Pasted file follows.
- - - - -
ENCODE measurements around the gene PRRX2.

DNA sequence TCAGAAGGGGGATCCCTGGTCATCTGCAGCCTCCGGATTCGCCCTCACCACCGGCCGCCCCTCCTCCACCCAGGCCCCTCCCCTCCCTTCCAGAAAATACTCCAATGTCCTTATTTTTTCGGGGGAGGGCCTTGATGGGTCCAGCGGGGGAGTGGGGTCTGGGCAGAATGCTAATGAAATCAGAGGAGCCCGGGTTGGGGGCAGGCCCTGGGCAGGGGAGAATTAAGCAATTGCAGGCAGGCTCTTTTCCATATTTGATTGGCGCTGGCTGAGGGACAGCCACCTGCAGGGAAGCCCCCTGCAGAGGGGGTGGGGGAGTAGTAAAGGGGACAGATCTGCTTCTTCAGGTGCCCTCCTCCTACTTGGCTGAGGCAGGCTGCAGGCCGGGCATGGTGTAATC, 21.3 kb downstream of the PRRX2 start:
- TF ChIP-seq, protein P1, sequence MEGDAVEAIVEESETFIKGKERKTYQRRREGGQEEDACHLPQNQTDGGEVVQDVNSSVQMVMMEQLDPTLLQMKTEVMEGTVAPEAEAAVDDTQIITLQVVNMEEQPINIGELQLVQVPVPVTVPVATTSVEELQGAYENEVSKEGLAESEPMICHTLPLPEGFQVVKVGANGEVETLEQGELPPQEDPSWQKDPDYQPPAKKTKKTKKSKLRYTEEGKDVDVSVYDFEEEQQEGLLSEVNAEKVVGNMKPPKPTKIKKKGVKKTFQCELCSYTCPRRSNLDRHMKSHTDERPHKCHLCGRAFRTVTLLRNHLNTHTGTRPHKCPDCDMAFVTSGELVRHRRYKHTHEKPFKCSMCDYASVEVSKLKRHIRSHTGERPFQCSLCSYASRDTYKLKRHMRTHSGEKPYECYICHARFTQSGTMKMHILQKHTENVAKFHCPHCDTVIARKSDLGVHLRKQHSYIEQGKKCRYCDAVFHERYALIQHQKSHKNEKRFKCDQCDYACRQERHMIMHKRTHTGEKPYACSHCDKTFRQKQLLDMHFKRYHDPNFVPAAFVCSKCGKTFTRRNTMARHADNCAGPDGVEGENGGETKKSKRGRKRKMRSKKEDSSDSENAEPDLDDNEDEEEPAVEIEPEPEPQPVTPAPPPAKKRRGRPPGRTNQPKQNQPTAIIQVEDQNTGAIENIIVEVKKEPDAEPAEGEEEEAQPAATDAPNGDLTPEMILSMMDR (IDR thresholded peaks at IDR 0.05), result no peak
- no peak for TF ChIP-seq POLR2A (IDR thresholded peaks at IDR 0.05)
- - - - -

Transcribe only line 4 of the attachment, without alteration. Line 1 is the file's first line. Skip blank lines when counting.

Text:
- no peak for TF ChIP-seq POLR2A (IDR thresholded peaks at IDR 0.05)